Taking the throne of video game violence is a mantle often reserved for only the elite titles, and Postal 2 easily captures the top spot. This is a game in which it is not uncommon to drop-kick grenades and whip scythes at unsuspecting civilians if they refuse to participate in your everyday life story (which is, after all, the plot behind the game). Of course, this includes using cat carcasses as silencers on your gun, hitting people with anthrax-laden cow heads and playing “fetch” with dogs using the severed heads of your dismembered victims. Postal 2 is the epitome of senseless, over-the-top video game violence.
So, here we have it…generations brought up on eternal life and sex and a complete acceptance of brutality as a way of settling differences. Please, don’t tell me that video games don’t have an effect on children. Is there much difference between what your little Johnny is playing on Playstation compared to what big Johnny is doing at a drone command center?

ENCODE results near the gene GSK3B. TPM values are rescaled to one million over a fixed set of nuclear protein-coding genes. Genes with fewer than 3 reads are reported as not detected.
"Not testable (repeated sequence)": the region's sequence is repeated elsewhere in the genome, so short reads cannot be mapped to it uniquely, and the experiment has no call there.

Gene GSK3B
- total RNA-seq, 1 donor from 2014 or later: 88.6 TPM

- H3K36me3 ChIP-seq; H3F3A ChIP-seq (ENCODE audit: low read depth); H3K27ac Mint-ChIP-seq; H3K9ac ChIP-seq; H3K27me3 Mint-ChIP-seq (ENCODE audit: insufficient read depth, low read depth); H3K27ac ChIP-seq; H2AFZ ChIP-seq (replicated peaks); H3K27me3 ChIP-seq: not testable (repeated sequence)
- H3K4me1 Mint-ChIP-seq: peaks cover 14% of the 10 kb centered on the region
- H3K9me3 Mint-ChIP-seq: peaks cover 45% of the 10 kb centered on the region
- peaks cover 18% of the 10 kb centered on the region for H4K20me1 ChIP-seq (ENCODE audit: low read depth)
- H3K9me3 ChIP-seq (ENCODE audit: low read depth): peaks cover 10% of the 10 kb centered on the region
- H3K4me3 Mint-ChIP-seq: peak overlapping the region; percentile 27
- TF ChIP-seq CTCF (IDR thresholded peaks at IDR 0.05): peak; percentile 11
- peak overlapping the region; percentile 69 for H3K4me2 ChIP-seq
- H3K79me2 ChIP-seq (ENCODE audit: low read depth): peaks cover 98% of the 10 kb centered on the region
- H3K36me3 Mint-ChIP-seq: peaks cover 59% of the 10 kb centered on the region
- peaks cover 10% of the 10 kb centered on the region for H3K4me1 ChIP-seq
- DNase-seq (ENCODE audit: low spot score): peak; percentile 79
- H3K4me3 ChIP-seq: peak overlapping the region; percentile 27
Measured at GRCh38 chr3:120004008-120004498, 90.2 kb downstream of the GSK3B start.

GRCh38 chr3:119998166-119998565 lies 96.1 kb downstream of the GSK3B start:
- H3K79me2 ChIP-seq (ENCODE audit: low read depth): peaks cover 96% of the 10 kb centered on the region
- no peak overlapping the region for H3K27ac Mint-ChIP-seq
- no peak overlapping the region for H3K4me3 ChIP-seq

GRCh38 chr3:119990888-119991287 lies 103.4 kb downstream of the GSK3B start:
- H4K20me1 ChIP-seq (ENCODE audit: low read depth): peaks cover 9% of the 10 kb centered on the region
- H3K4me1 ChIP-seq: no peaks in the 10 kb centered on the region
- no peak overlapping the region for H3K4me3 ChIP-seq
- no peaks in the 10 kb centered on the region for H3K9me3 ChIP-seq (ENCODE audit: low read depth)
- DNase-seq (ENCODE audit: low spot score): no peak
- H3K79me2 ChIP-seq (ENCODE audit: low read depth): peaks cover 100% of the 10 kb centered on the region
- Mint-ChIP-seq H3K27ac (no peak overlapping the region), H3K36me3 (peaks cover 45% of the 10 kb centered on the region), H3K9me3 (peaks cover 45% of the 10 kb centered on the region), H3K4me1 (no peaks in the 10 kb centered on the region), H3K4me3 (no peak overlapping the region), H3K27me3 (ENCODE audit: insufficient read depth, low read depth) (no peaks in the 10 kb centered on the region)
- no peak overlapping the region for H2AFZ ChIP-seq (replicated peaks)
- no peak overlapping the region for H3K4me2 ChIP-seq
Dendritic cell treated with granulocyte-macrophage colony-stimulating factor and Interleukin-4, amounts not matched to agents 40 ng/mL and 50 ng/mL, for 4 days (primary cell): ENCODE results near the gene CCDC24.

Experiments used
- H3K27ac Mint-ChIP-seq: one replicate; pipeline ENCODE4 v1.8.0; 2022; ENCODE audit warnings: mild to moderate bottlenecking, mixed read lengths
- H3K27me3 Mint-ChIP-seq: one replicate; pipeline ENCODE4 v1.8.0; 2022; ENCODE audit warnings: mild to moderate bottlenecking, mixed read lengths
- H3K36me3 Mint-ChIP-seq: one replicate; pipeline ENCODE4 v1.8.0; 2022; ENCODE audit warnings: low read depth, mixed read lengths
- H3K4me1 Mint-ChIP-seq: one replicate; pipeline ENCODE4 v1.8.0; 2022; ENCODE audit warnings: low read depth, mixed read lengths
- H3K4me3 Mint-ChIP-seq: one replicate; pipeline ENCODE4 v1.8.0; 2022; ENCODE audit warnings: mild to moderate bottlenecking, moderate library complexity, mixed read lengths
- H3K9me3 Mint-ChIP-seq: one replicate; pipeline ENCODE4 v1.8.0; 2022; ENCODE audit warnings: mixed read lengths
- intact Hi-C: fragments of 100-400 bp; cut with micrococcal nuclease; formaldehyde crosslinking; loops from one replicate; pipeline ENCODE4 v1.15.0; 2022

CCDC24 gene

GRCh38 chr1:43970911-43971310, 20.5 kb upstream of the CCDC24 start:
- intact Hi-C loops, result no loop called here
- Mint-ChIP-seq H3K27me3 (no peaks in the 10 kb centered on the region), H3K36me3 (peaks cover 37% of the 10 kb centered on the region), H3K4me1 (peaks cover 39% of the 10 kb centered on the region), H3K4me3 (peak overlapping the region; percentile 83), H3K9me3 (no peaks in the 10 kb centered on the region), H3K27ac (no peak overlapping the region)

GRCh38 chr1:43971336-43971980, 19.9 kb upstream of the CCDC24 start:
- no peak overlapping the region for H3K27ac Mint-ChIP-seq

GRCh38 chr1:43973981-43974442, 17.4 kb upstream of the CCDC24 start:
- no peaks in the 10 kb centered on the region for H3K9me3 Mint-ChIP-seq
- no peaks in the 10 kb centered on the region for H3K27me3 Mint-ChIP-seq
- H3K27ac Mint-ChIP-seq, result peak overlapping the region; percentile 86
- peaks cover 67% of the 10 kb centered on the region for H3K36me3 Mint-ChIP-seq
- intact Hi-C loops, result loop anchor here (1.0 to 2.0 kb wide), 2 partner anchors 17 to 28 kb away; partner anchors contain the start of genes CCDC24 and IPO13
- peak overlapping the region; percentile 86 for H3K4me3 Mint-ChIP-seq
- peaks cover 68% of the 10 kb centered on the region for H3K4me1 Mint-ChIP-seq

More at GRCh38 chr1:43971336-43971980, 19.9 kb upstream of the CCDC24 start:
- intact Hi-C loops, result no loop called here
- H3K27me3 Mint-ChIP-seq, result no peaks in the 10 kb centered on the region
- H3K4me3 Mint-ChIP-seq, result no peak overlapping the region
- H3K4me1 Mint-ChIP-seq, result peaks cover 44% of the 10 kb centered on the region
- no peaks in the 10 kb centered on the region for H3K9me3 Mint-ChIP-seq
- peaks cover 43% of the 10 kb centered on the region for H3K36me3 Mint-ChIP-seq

I place the blame for today’s orgy of violence directly at the feet of a generation who are derelict in their duties as parents. Don’t blame it on the company that makes the violent video game, blame it on the parent who allows the child to play it. There have always been a easily accessible source for handguns in this country yet mass murders seem to be increasing at an alarming number. Why? Let’s use Occam’s Razor…we’ll look for the simplest explanation. First let’s take the constants when we compare the time when I grew up, the forties and fifties, and 1990 to the present. Guns are one constant. They existed in great numbers then, they exist in great numbers now (I recognize that the killing capabilities of an AK-47 grossly outweigh those of a bolt action Remington, but I am not speaking of gross carnage but rather increased occurrence.) Anger was present then as it is now. People lost their jobs, were victims of infidelity, were bullied and disagreed on any number of social and political matters.Those are some of the constants between the two ages, there may be others but these will suffice for our discussion here. Now, for the variables. In the forties and fifties we didn’t have cults of youngsters following the exploits of people who drank blood, dismembered people and possessed sexual magnetism of such power that their mere gaze could make a member of the opposite sex swoon in erotic rapture. There was no past time where children played games about “Grand Theft Auto.” Hell, the only time we ever heard that term was on “Dragnet” and Joe Friday always used it with the gravitas it deserved…and he was damned polite doing it. We played cops and robbers, cowboys and indians but there was no simulated blood, nobody’s head came off and…this is most important…we didn’t play those games into our teen years. If you knew a 16 year old who was still playing cops and robbers you knew a boy with a serious problem. Now we have men who maintain an active “gaming” life. More likely than not they started their gaming as children and the addiction did not disappear when they left puberty.